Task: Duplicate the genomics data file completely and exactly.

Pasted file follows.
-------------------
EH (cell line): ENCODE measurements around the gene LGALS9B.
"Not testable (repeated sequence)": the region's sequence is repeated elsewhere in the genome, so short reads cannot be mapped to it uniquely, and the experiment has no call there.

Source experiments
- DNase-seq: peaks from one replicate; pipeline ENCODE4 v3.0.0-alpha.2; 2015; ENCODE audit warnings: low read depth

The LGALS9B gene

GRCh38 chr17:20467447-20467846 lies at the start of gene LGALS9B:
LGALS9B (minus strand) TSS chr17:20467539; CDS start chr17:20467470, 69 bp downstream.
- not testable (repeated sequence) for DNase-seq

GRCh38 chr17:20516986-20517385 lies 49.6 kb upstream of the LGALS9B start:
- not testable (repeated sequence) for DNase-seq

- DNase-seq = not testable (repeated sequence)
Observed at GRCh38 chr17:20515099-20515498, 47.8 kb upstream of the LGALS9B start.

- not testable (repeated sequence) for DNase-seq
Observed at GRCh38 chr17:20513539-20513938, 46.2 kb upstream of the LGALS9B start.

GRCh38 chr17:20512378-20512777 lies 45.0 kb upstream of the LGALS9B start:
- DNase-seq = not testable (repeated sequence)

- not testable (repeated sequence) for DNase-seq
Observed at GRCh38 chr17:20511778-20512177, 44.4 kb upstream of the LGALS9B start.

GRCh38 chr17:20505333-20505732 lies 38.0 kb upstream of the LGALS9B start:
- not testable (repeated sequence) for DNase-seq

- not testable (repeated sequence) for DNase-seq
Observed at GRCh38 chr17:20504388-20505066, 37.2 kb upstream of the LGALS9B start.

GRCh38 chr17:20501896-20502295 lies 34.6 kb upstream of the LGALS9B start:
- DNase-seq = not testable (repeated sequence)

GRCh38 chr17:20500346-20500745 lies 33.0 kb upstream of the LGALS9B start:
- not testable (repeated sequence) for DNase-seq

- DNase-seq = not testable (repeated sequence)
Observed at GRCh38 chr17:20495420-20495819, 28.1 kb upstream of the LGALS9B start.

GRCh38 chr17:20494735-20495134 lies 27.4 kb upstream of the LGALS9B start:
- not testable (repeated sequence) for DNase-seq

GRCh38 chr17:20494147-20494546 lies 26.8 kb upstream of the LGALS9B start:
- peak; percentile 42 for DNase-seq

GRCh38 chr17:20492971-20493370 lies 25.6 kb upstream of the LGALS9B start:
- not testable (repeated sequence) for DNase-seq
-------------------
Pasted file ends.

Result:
EH (cell line): ENCODE measurements around the gene LGALS9B.
"Not testable (repeated sequence)": the region's sequence is repeated elsewhere in the genome, so short reads cannot be mapped to it uniquely, and the experiment has no call there.

Source experiments
- DNase-seq: peaks from one replicate; pipeline ENCODE4 v3.0.0-alpha.2; 2015; ENCODE audit warnings: low read depth

The LGALS9B gene

GRCh38 chr17:20467447-20467846 lies at the start of gene LGALS9B:
LGALS9B (minus strand) TSS chr17:20467539; CDS start chr17:20467470, 69 bp downstream.
- not testable (repeated sequence) for DNase-seq

GRCh38 chr17:20516986-20517385 lies 49.6 kb upstream of the LGALS9B start:
- not testable (repeated sequence) for DNase-seq

- DNase-seq = not testable (repeated sequence)
Observed at GRCh38 chr17:20515099-20515498, 47.8 kb upstream of the LGALS9B start.

- not testable (repeated sequence) for DNase-seq
Observed at GRCh38 chr17:20513539-20513938, 46.2 kb upstream of the LGALS9B start.

GRCh38 chr17:20512378-20512777 lies 45.0 kb upstream of the LGALS9B start:
- DNase-seq = not testable (repeated sequence)

- not testable (repeated sequence) for DNase-seq
Observed at GRCh38 chr17:20511778-20512177, 44.4 kb upstream of the LGALS9B start.

GRCh38 chr17:20505333-20505732 lies 38.0 kb upstream of the LGALS9B start:
- not testable (repeated sequence) for DNase-seq

- not testable (repeated sequence) for DNase-seq
Observed at GRCh38 chr17:20504388-20505066, 37.2 kb upstream of the LGALS9B start.

GRCh38 chr17:20501896-20502295 lies 34.6 kb upstream of the LGALS9B start:
- DNase-seq = not testable (repeated sequence)

GRCh38 chr17:20500346-20500745 lies 33.0 kb upstream of the LGALS9B start:
- not testable (repeated sequence) for DNase-seq

- DNase-seq = not testable (repeated sequence)
Observed at GRCh38 chr17:20495420-20495819, 28.1 kb upstream of the LGALS9B start.

GRCh38 chr17:20494735-20495134 lies 27.4 kb upstream of the LGALS9B start:
- not testable (repeated sequence) for DNase-seq

GRCh38 chr17:20494147-20494546 lies 26.8 kb upstream of the LGALS9B start:
- peak; percentile 42 for DNase-seq

GRCh38 chr17:20492971-20493370 lies 25.6 kb upstream of the LGALS9B start:
- not testable (repeated sequence) for DNase-seq